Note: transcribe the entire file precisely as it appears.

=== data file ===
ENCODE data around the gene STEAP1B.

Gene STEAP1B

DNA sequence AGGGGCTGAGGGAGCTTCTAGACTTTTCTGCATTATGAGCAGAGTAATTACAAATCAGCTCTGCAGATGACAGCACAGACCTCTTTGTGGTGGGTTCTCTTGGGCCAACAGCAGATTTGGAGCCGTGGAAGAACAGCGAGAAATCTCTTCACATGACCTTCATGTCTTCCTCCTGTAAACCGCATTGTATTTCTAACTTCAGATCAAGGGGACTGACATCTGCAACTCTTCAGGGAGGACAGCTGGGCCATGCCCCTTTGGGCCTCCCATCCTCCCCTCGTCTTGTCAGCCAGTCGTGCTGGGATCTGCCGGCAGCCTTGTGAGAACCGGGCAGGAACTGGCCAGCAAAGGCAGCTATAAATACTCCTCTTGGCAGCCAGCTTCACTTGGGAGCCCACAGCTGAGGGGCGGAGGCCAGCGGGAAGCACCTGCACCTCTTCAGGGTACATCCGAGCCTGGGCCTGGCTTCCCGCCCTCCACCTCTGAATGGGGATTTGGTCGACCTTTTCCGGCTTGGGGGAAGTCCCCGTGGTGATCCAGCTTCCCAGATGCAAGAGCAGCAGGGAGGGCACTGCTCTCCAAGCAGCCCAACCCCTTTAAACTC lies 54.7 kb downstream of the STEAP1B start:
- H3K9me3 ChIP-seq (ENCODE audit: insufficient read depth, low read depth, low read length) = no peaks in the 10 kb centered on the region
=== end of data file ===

ENCODE data around the gene STEAP1B.

Gene STEAP1B

DNA sequence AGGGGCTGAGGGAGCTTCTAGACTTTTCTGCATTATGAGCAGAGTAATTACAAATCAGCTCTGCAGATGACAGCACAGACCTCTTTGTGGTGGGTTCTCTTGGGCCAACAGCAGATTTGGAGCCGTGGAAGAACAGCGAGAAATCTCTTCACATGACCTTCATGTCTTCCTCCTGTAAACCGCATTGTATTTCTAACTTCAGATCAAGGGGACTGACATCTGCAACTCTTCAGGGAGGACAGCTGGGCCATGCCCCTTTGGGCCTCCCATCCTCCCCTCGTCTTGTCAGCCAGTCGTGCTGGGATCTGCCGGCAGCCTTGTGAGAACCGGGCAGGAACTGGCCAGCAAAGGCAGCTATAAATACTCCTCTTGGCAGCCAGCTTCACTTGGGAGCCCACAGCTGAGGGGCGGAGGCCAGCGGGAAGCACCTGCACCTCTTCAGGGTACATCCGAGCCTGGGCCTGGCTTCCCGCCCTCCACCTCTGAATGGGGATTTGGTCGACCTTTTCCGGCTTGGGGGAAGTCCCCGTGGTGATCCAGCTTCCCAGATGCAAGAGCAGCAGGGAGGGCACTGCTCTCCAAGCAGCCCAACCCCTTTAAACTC lies 54.7 kb downstream of the STEAP1B start:
- H3K9me3 ChIP-seq (ENCODE audit: insufficient read depth, low read depth, low read length) = no peaks in the 10 kb centered on the region